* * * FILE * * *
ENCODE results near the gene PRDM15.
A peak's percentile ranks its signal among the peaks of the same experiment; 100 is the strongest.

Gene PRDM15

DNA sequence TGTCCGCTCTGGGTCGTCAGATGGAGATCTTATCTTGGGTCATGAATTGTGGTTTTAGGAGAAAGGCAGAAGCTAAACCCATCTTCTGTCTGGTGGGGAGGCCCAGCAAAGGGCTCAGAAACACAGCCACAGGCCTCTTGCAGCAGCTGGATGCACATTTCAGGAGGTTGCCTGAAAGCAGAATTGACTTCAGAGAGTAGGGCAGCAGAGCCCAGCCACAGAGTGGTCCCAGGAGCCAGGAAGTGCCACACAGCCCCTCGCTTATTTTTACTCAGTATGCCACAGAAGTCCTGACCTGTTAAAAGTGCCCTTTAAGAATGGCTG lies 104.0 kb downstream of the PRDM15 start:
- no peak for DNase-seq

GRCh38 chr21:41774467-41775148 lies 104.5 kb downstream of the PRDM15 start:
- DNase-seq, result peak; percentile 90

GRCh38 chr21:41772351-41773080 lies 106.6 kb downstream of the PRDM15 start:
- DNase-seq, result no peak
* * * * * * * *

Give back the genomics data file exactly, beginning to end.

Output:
ENCODE results near the gene PRDM15.
A peak's percentile ranks its signal among the peaks of the same experiment; 100 is the strongest.

Gene PRDM15

DNA sequence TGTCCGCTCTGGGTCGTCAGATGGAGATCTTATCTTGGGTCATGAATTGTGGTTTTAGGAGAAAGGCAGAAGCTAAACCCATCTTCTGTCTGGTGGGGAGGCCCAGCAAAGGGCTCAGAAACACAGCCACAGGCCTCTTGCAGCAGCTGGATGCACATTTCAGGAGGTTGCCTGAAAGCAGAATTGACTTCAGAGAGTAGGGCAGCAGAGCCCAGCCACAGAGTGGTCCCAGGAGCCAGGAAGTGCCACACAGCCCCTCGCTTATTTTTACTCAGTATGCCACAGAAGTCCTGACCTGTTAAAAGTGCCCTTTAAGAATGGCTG lies 104.0 kb downstream of the PRDM15 start:
- no peak for DNase-seq

GRCh38 chr21:41774467-41775148 lies 104.5 kb downstream of the PRDM15 start:
- DNase-seq, result peak; percentile 90

GRCh38 chr21:41772351-41773080 lies 106.6 kb downstream of the PRDM15 start:
- DNase-seq, result no peak